It’s like anti-jazz, incorporating its mistakes and repeating them but they remain indelibly mistaken. It’s like not believing in scientific paradigms, thinking that progress can be infinitely built on past errors. This is the error in the code, and the thing proliferates around that error, and everything is broken.

And it’s sad the way it’s doomed. Not metal, or fire or some elemental fucked-upness, that’s almost impossible given the circumstances. This is a halting retrospective doom. It’s a slow-motion unfolding car crash, and the bonnet is silently cartwheeling in the air and you can make out the serial number. And you’re sitting on the verge thinking “wow, love is just, wow.”

Jess Latowicki’s character doesn’t want a part of this. “I have an excellent backhand cross-court smash” comes as a moment of disclosure, it’s giving something to this guy she’s arrived nowhere with. Sam Booth’s is a pugilist, holding forth as the script abandons him. His self-assuredness is built on nothing at all, and heavy-footed it flips to anger at himself. The disconnect between the two is profoundly unnerving, it’s beautiful as this sort of testament to possibility of being together at any cost. IT’S BETTER TO KEEP YOUR DREAMS TO YOURSELF flashes up on the projection. This one made my heart ache for all the non-reasons we get together.

by Daniel B Yates


On second viewing, there’s a doubled sense of familiarity in Romcom’s hollowed out dialogue and stunted interactions. We’ve been here before. Having seen the piece once, it’s hard not to view the whole thing as an inexorable downward slide, casting an aspect of inevitability on the scenes that may or may not have been inbuilt – it’s hard to tell with the burden of retrospect.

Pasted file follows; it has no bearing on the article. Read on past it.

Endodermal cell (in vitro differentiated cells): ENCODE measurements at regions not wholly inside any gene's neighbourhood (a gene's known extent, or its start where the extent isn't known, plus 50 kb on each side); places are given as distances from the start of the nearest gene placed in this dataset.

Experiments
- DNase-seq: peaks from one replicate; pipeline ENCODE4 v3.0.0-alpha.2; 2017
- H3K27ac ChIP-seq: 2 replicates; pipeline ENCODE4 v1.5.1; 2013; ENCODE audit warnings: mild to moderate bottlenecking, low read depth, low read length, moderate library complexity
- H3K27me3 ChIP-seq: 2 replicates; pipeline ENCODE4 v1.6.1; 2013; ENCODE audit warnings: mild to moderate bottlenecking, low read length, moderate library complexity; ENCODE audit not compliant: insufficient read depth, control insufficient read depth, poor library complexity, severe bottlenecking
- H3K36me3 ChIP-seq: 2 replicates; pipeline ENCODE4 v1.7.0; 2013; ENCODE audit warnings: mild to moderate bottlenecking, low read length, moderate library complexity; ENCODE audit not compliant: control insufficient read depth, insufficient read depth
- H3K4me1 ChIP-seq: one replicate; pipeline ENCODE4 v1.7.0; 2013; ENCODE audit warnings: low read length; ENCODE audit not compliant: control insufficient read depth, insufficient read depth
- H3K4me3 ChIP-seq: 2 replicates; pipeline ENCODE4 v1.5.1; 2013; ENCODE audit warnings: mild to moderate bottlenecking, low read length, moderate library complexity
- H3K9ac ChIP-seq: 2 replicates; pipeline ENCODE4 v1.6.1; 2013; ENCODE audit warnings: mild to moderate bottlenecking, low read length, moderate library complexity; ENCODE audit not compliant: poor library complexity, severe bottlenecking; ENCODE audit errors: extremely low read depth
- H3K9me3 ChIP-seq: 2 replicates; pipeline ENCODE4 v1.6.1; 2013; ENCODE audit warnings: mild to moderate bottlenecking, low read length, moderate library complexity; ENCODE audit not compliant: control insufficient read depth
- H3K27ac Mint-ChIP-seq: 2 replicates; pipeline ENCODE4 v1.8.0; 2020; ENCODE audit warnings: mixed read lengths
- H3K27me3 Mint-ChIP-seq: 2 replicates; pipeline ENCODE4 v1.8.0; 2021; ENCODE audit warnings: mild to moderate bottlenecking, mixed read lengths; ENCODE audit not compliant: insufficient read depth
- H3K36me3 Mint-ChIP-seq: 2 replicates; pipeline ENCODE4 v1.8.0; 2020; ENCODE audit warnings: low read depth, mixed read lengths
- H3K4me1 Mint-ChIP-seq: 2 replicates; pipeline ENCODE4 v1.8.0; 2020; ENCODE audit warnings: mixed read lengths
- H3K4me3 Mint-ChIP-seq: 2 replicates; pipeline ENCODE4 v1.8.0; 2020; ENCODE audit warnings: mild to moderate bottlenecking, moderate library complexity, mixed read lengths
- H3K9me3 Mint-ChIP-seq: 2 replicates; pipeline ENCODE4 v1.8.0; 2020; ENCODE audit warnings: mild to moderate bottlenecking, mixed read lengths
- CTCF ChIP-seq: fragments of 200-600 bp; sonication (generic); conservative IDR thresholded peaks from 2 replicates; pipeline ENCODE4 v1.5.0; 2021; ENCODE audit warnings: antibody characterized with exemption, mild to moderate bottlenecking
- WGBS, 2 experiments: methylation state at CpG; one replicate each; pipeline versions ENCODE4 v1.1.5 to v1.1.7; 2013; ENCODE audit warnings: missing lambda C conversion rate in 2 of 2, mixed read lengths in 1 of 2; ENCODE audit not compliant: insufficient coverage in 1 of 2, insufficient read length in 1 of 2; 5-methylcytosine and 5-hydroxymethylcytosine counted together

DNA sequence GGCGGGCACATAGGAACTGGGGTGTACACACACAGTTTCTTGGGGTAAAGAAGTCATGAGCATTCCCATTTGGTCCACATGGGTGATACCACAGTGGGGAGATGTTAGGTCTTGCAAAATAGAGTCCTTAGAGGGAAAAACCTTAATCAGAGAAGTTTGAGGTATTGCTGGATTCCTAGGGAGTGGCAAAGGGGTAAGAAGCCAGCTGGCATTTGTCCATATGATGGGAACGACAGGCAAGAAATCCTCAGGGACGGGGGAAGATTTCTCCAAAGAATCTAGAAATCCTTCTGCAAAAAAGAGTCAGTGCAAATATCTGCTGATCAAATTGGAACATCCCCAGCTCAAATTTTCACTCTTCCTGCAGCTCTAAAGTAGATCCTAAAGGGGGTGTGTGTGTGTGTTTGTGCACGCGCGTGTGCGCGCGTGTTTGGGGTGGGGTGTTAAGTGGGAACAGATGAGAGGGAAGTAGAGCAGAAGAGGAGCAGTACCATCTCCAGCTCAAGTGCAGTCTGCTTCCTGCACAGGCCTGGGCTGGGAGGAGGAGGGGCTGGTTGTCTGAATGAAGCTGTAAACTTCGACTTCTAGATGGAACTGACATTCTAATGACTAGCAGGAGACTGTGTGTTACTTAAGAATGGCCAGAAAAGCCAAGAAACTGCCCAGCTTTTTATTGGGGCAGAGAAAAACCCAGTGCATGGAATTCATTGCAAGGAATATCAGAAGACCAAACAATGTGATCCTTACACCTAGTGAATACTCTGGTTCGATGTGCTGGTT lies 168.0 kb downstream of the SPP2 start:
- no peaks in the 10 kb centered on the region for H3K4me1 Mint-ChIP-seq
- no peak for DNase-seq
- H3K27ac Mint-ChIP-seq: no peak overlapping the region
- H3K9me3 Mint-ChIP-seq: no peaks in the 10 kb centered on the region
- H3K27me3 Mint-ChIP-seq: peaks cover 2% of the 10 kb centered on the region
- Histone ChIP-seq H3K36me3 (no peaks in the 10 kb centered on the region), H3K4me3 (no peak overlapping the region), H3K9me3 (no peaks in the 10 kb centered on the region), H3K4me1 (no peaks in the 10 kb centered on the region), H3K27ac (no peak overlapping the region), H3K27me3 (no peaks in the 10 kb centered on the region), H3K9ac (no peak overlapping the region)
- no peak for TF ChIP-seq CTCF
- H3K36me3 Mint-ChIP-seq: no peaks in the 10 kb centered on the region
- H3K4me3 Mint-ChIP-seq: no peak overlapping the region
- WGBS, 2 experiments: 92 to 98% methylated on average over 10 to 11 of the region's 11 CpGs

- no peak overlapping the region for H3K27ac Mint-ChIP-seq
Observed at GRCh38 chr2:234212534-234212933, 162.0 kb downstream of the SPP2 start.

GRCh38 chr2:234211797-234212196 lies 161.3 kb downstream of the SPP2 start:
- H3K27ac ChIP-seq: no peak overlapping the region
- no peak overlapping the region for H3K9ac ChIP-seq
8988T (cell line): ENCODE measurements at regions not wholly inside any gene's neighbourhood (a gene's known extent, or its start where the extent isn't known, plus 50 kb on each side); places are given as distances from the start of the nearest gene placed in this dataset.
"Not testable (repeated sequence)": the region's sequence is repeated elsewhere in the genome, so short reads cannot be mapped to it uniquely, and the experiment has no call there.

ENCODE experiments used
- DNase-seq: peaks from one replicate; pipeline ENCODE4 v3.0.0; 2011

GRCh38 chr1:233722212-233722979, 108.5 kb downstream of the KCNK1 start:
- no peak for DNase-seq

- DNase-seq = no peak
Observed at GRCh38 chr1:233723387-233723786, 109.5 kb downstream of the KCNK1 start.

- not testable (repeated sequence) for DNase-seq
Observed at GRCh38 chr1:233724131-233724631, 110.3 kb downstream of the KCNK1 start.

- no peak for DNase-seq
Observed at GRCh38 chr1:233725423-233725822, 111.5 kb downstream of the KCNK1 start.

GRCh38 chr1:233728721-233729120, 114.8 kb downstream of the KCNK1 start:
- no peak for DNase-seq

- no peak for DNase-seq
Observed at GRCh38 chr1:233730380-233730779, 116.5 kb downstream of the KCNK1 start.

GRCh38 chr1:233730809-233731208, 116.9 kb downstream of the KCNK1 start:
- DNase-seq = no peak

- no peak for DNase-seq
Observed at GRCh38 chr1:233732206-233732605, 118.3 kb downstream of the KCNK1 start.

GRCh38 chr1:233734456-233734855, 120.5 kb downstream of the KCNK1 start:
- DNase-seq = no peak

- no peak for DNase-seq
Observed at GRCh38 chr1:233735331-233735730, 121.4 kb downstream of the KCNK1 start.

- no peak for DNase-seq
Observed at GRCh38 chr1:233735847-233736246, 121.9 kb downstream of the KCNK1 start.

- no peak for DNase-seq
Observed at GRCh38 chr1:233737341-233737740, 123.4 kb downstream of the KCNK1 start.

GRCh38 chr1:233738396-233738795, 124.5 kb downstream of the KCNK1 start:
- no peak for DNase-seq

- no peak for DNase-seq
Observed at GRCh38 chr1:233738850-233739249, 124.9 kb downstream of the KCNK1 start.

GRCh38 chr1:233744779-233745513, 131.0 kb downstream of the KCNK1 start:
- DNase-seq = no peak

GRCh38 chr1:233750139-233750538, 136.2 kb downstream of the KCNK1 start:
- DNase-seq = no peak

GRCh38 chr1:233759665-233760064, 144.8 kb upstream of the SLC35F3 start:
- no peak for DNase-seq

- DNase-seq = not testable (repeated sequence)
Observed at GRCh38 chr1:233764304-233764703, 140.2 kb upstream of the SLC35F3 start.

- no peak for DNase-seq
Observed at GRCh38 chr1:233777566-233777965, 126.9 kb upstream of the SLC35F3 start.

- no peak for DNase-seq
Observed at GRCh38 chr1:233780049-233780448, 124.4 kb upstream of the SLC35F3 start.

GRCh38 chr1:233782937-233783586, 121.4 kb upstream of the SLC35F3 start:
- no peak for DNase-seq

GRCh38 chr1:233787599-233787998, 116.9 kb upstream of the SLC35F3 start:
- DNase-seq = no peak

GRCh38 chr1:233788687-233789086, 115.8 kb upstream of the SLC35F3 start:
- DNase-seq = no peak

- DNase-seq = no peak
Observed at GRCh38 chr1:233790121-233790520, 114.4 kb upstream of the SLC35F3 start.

This familiarity stretches beyond the simple dialogue and actions that structure the show. Despite the idiosyncrasies of each performer – Lucy Ellinson offers a sad, round-eyed awkwardness in contrast to Karen Christopher’s half-smiling irony, while Chris Thorpe brings gruff humour where Neil Callaghan radiated a gentle sense of despair – the overarching tone of the piece remains remarkably consistent. Returning to the show expecting to encounter something markedly different, it’s instead the similarities I note; the cynicism, the broken synchronicity, the underlying note of bleakness.

This lack of true flexibility within what looks like a fluid structure perhaps points to the socially determined, culturally influenced codes within which intimacy is tightly confined. This restriction, however, does detract a little from the appealing variation that the form promises. Love, Romcom’s male character proposes, can only exist when three things are present: “you, me, and our close proximity to one another”. The show itself requires a similar set of conditions: the two unrehearsed performers, their co-presence on stage, the existence of an audience to watch them. What’s most striking about it, though, is the dispensability of the “you” and the “me”. While the four performers I see in the piece are all undoubtedly enjoyable to watch, their own interpretations have a distinctly limited impact on the overall shape – which in itself might make a point about the diluted romance of the genre being played with.

The shifting emotional tenor of Romcom, which despite the promise of comedy in its title is just as often crushingly depressing, extends into the second half.In Case of Emergencies, a nascent writing collaboration between Thorpe and Forest Fringe co-director Andy Field, veers from gentle insight to black hilarity as it catalogues the escalating scrapes of childhood – a head stuck between railings, a bike out of control, a confrontation on a bus – and what to do when encountering these unfortunate situations. Thorpe’s advice in the event of cycling accident is particularly memorable, blending the grimace of pain with the breathless gasp of laughter.